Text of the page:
Even without any prior experience in running a charity, housewife Uma Balji knew that she wanted to do more to help. With some friends, she raised nearly $100,000 for a women’s programme, which was then discontinued. However, that prompted her to start Project Smile, a charity to uplift and empower women from all walks of life.
Housewife Uma Balji had wanted to help and do her part for charity for many years. When her children were grown, and she found herself in the position to help, she did — for 10 years, she helped out at the Down Syndrome Association Singapore.
However, she felt compelled to do more for women, and quite by chance, she had watched a TV programme where the producers of the show were also associated with a charity that helped underprivileged families. With a few friends, she raised $100,000 for this programme in 2010; but when she went to donate the funds to the programme, she was told it was discontinued.
With this sum in her hands, Uma then decided to place the money with the Little India Shopkeepers and Heritage Association, or Lisha. At the time, she did not quite know what she would do with the money, but felt that the best was to still use that sum to help women and families who needed it.
In 2011, she formed a small committee with Lisha, and began to give out financial aid to families that needed it.
“However, six months in, I didn’t feel that giving out financial aid was going to leave a lasting impact. So we felt we should start [teaching] skills, in order to empower the women. Giving handouts was not going to help. With my friend Suchitra Bhaskaran (now the vice chairperson of Smile), I asked if she knew anyone who could volunteer to teach our beneficiaries some skills,” says Uma.
Thus, Project Smile began. With a small team and a few volunteers, Project Smile began running classes in art, sewing, and even cooking in order to provide women with life skills and help them earn an income.
However, it was rough going at first. “Soon, we realised that our beneficiaries came from backgrounds of abuse and hardship. They carried a lot of emotional baggage. And they could not concentrate on the classes. We realised that we needed to provide them with emotional support, too, to bring out their joy and creativity,” says Uma. “And there were a lot of mistakes, at first. Many of the women had never even held a paintbrush before. But we never gave up on them, and more importantly, they never gave up on themselves.”
Some of the beneficiaries also had difficulty getting to the classes, so Project Smile provided transportation allowance as well.
Over time, these women flourished, says Uma. “Many of them have become wonderful artists, and even become trainers for other beneficiaries,” she adds. These women were also encouraged to use their new found skills to earn an income, either through selling their artwork via Project Smile or even on their own.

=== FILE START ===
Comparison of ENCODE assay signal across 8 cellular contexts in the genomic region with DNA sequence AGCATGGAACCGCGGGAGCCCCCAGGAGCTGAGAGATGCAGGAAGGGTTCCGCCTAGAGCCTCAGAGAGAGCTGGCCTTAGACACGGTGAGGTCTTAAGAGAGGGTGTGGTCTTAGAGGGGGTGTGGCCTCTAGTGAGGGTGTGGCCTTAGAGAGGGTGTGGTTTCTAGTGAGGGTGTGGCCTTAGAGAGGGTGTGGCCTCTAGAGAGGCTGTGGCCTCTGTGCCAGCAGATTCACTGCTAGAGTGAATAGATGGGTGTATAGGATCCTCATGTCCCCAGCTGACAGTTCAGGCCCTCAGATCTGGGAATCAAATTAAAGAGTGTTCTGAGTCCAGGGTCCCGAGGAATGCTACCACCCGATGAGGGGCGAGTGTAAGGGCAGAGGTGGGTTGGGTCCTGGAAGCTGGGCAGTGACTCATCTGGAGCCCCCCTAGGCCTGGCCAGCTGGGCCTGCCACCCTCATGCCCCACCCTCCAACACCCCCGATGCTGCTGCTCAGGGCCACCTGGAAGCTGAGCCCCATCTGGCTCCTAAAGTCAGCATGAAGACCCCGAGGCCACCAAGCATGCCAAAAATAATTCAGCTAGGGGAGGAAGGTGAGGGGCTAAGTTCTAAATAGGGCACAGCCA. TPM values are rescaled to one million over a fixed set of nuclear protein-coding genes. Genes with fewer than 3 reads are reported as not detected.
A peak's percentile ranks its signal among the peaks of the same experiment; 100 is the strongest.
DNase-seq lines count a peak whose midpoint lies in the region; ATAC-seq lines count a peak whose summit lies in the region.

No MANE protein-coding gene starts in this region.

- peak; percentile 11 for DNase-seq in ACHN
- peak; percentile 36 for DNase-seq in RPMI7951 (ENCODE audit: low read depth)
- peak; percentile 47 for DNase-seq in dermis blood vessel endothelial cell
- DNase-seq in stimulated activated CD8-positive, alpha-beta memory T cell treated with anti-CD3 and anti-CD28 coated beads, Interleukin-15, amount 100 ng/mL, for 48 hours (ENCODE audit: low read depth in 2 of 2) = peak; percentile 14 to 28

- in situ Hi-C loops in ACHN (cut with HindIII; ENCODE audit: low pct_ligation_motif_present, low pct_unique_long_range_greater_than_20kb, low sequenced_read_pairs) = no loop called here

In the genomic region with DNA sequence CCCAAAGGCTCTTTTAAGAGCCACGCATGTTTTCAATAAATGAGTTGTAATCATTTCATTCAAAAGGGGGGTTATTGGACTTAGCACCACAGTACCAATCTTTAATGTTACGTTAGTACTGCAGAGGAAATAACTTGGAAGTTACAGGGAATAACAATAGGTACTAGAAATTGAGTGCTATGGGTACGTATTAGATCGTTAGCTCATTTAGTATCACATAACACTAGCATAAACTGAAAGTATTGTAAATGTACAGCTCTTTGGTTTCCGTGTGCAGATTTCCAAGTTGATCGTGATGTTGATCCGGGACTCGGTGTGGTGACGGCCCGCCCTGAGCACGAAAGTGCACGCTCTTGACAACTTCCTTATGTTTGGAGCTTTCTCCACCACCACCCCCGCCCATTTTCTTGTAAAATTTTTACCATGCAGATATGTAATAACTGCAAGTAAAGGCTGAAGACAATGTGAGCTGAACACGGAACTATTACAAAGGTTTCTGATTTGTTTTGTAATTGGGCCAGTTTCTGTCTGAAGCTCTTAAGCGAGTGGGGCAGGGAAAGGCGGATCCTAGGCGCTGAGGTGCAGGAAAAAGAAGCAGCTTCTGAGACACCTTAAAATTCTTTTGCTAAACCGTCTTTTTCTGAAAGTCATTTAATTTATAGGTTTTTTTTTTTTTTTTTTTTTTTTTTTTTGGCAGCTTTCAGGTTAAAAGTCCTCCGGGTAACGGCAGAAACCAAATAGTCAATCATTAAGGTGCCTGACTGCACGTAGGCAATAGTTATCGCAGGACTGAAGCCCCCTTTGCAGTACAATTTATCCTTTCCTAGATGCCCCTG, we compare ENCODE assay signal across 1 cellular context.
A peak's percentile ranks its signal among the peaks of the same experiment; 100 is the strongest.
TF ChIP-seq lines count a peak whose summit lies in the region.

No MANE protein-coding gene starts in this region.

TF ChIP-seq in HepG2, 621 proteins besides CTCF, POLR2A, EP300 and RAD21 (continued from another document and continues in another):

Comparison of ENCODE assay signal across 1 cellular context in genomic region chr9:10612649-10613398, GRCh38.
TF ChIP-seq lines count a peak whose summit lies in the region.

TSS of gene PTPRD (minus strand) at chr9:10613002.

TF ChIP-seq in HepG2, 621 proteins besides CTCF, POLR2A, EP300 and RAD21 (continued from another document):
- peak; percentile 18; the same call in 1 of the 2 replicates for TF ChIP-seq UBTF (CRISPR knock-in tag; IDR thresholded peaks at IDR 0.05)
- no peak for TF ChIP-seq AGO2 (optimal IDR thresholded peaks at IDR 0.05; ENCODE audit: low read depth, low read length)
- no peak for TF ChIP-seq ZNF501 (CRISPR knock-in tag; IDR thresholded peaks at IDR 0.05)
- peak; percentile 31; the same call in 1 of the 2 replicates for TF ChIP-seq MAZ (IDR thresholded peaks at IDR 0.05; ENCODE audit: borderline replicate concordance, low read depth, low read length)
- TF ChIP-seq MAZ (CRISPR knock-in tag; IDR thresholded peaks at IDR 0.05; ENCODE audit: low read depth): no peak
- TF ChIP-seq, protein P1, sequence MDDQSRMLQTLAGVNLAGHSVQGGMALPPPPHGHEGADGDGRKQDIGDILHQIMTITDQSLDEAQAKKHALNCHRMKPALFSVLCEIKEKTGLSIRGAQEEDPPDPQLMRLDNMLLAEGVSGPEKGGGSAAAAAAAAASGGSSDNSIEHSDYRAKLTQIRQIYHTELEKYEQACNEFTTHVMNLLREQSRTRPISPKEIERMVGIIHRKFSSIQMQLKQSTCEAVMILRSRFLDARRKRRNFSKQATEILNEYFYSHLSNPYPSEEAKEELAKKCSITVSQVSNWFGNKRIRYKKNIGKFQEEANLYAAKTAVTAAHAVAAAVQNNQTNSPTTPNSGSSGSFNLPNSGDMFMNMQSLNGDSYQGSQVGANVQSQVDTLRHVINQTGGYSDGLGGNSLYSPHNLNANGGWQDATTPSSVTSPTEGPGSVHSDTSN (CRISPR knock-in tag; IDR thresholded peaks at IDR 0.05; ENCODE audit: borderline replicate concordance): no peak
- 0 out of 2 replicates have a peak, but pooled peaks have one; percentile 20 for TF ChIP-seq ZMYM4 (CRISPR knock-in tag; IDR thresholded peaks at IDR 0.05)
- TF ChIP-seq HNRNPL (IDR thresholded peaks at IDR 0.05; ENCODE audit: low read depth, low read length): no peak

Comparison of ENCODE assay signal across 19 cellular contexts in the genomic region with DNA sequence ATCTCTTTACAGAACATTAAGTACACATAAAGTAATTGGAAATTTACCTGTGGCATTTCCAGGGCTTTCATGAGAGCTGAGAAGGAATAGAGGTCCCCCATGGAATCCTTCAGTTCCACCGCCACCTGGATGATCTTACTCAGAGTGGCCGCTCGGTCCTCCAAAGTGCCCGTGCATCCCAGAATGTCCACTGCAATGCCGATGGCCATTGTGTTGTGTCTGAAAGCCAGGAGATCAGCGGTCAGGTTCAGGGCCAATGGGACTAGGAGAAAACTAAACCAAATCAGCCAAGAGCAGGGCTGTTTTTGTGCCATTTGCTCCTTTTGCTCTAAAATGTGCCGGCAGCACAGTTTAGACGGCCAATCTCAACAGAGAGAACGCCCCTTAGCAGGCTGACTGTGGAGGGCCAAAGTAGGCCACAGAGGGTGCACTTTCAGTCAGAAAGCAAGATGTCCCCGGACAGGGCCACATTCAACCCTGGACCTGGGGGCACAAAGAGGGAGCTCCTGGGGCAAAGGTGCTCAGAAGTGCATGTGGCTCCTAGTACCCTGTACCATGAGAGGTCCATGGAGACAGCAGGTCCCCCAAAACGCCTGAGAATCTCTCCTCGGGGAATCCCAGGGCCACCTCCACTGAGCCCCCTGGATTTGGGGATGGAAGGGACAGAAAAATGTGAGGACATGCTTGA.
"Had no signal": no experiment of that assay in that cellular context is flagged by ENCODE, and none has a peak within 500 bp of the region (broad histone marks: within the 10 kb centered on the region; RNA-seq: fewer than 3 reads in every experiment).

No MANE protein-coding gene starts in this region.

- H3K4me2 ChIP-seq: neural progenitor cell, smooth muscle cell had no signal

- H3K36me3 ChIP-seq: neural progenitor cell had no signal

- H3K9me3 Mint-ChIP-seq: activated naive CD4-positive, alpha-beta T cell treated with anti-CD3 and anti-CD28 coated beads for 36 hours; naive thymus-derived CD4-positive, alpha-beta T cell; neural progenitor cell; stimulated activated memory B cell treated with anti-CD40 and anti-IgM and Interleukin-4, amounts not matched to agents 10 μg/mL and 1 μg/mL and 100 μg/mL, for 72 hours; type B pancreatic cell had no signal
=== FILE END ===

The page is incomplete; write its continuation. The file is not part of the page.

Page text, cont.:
“the hand that serves is better than lips that pray.”
“Our vision was always to help women start their own small business; to help them learn how to sell, the art of bargaining and all that. One of our beneficiaries have even started her own business online, she had a lot of medical issues. She didn’t realise she could even draw, but today she’s doing exemplary work with her art,” she says.
But beyond just helping the women gain an income, says Uma, many of the women have such emotional turmoil within them. “That is really a core part of our work, and hats off to the Befrienders for doing such a marvellous job of helping our beneficiaries cope with their issues.”
Many of the women who come through the doors of Project Smile are victims of abuse, or have financial and medical difficulties. “When they come to class sometimes, we know that they have gone through some difficulties and we are always there for them. We reach out to them and check in on them.
“Some of them have no money, no food for their children, husbands are not working, and on top of that they have medical issues. It’s just too much for one woman to handle it all,” says Uma, and she tears up. “Some of them feel suicidal and they simply cannot cope with their problems and pain.”
What keeps Uma going is remembering that “the hand that serves, is better than lips that pray.”
As a child, she watched her father do his part in helping the poor and underserved. “It’s always been in me. It’s the beneficiaries who keep me going. At one point in the past I did want to give up — I thought, “Enough.” My energy was so low. I couldn’t sleep at night, their problems don’t seem to end, so how do we solve it? We could only do so much.”
But seeing the women flourish and grow, kept her spirits up, and encouraged by the committee and volunteers, Uma kept it up. Today, the charity has now helped support and empower close to 100 women and their families, who benefit from their services such as emotional support, empowerment and training, financial assistance, social integration, referrals and informational support.
It has been an incredibly rewarding experience for Uma, and although she has stepped down from her role as chairperson, it’s evident that at the end of it, putting a smile on the faces of these women will keep her going